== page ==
S.K. Sahni: Reimagining Line and Space
S.K. Sahni is a senior Indian artist based in New Delhi. He received the Government Diploma of Art (Painting) from the Sir J.J. School of Art, Mumbai in 1966, followed by a Bachelor’s Degree from the University of Delhi in 1970 and Master of Art (Drawing & Painting) from Meerut University in 1977. Later, he also completed a postgraduate diploma in Museology from M.S. University, Baroda. Sahni worked in the National Children’s Museum, National Bal Bhavan, New Delhi (1962-72) and with the National Gallery of Modern Art, New Delhi (1973-95); he retired as its Keeper (curator) in 1995. He has held 20 solo exhibitions, including ‘Lines of Vision’ (101 works of the last two decades) at AIFACS Gallery (2001); ‘Linear Explorations’, curated by E. Alkazi at Art Heritage, New Delhi (2007), ‘Symphony of Straight Lines’ (2009), and ‘Space A to Z’ (2013) at Shridharani Gallery, New Delhi. A retrospective exhibition of his works (1962-2014) was held at AIFACS Galleries in 2016; his works were also exhibited at the India Art Fair in 2018.
Among his many awards, Sahni has received the Junior (1991-94) and Senior (1996-98) Fellowships from the Ministry of Culture, Government of India; the National Exhibitions Award AIFACS 1996, 1998 and 2005; as well as the Sahitya Kala Parishad Award in 1999. His work has also been shown internationally, including at the Museum of Geometric & MADI Art, Dallas, Texas in the US, and has been featured in the publication Journey of the Straight Line by Dr S.S. Bhatti, Former Principal, College of Architecture, Chandigarh. S.K. Sahni’s works are in many prestigious public and private collections in India and abroad such as the National Gallery of Modern Art, New Delhi; Government Museum & Art Gallery, Chandigarh; The Alkazi Collection of Art; and the Osian Foundation.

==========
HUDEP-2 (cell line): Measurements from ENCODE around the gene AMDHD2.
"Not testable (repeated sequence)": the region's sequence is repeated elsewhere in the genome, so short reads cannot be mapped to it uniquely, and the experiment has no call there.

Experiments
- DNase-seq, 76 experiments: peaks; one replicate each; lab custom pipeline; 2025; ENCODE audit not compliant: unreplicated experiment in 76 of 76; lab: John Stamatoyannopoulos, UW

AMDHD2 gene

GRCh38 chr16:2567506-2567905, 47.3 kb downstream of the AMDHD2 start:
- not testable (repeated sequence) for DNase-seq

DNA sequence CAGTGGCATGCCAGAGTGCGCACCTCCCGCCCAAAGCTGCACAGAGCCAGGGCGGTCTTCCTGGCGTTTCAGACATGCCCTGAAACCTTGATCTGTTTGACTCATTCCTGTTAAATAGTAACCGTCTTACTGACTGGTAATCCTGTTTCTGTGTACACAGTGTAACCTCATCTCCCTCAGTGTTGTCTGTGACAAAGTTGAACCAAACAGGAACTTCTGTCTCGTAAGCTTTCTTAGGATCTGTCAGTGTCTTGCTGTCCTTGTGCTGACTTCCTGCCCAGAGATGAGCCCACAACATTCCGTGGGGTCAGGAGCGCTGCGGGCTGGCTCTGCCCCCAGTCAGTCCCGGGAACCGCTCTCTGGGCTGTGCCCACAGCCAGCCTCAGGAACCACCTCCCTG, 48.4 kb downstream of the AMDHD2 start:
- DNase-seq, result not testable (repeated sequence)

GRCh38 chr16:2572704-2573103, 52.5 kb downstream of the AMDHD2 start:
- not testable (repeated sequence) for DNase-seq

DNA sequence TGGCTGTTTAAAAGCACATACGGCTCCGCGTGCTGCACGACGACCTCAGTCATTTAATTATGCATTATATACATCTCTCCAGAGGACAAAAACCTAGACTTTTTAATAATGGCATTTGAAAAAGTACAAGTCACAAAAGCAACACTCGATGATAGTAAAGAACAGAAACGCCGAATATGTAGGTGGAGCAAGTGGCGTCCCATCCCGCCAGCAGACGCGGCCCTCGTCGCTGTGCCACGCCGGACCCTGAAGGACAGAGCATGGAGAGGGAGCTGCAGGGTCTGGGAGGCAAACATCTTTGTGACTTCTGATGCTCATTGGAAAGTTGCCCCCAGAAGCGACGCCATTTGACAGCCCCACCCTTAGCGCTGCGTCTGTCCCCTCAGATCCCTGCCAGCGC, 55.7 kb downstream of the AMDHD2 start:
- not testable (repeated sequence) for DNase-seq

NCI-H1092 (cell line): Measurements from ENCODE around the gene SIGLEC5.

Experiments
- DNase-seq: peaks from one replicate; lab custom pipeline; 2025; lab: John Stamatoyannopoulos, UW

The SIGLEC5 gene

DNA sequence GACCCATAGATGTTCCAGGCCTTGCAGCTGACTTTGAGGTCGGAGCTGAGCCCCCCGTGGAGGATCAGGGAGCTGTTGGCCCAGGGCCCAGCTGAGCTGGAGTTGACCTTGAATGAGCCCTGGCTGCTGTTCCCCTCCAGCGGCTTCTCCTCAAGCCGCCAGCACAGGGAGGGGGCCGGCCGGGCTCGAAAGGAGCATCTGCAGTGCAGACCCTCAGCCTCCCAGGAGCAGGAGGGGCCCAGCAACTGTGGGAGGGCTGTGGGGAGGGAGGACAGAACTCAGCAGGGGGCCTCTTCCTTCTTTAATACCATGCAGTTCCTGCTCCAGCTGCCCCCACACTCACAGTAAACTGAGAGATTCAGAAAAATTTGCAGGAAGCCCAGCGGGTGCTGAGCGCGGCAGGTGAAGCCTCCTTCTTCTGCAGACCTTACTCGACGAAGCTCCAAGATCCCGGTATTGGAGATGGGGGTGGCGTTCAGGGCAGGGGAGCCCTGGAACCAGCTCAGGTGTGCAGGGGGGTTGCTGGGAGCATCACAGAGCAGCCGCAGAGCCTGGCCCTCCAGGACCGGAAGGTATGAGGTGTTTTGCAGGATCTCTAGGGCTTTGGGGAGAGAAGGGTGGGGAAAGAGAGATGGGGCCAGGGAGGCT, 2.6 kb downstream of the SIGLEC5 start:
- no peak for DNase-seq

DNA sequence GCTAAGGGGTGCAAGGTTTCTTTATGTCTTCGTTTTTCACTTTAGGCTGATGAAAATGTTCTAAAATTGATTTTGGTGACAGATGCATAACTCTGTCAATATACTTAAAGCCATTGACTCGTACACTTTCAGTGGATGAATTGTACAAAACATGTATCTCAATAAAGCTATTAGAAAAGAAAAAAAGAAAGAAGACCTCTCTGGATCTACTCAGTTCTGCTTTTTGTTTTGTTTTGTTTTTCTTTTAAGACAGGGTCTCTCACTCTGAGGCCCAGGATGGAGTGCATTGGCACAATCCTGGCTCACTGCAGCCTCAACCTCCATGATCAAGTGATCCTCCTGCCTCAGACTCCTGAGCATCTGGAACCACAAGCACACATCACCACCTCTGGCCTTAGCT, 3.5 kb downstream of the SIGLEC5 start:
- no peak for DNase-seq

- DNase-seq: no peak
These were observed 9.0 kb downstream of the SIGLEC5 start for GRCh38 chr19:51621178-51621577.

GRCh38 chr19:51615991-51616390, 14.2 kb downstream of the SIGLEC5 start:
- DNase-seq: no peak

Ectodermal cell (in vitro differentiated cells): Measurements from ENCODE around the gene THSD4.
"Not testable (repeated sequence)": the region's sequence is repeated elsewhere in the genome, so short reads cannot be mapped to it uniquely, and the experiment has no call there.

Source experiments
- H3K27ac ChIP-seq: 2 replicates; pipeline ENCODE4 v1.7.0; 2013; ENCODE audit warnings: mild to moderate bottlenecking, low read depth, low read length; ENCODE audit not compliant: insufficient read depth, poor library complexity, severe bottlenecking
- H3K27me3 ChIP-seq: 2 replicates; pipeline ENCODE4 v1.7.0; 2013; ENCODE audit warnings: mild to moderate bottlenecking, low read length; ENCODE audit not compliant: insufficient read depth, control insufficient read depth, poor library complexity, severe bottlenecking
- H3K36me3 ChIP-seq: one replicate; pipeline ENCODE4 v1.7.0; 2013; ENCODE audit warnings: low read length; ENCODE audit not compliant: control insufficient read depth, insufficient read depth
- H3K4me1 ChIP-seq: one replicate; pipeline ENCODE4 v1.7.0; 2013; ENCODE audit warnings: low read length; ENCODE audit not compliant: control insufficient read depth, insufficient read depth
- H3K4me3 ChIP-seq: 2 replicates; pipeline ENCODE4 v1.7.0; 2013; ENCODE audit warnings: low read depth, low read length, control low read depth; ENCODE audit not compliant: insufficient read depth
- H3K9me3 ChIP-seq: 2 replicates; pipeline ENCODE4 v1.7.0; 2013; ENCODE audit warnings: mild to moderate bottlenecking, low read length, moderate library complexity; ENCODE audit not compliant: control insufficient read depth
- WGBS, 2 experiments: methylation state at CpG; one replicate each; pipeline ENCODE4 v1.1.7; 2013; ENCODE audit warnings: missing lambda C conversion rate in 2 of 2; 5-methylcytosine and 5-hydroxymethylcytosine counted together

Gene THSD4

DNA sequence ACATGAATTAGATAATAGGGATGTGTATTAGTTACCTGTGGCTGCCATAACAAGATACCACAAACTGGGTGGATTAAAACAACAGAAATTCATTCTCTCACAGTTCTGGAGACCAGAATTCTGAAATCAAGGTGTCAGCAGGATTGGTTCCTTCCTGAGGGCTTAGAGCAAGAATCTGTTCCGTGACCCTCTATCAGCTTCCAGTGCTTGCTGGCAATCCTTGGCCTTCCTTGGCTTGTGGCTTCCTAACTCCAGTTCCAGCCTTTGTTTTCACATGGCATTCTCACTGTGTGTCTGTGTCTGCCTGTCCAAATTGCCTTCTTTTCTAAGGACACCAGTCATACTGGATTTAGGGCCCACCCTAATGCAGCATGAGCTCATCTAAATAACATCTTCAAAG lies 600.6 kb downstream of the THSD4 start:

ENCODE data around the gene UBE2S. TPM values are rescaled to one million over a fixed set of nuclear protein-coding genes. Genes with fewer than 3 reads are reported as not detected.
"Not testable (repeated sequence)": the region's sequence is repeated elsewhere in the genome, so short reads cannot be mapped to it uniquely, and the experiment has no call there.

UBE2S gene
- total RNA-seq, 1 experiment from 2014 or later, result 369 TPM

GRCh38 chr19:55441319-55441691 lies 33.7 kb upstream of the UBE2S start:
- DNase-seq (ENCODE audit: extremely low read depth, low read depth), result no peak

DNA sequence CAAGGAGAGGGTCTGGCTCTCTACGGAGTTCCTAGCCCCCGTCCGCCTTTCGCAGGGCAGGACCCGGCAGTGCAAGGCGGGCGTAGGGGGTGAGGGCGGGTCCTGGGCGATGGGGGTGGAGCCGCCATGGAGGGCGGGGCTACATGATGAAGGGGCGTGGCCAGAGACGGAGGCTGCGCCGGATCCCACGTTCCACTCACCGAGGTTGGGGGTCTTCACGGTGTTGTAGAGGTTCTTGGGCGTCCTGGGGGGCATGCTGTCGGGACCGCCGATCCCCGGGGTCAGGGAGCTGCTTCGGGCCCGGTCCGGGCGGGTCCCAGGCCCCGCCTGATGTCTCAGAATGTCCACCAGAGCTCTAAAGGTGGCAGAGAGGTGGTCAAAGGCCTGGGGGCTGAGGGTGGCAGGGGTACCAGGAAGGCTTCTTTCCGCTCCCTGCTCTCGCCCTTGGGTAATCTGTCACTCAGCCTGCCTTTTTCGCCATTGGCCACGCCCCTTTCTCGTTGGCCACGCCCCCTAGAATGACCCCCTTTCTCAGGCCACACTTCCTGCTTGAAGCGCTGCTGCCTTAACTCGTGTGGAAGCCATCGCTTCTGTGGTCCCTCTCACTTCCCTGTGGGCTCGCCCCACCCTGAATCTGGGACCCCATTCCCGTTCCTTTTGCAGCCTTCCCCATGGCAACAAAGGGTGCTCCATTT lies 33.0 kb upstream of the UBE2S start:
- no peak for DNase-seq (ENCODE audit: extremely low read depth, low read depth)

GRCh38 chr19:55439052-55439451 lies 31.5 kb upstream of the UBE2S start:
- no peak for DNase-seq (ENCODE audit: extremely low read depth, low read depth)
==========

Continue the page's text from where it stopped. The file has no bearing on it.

1. When did you decide and what prompted you to become an artist? Please give a brief account of your challenges and struggles in your journey as an artist. Any role models?
SKS: When I was in class VIII at Kapurthala in 1952, my drawing teacher was the first to ignite the spark of art in me. He would bring one of his small works to the class to show us and he encouraged my first attempts. Later, in 1954 at Patiala, a signboard painter had a shop in front of our house and he was quite friendly with me. I used to spend a lot of my time with him, watching and helping him; I learned a lot of the basics of art from him. After my matriculation, I joined the Draftsman Civil course as it was related to drawing and later on went to Bombay (now Mumbai) to join Sir JJ School of Arts.
After my return from Bombay I painted in oil during 1962-72, more in an expressionistic style. During this period I had opportunities to meet lots of artists, see their works, and listen to talks and participate in discussions around art. Joining NGMA and listening to the talks by the then Director Dr L.P. Sihare to the students persuaded me to discover my own path and I decided to use the straight line for creating my works.
2. What art project(s) are you working on currently? What is your inspiration or motivation for this?
SKS: Since my works are abstract and not subject based, it does not deal with inner or outer realities of life. As such, I have no project to pursue for my work. I start my work on empty space on paper or canvas without any preconceived image or thought. My urge to create from inside is my only motivation.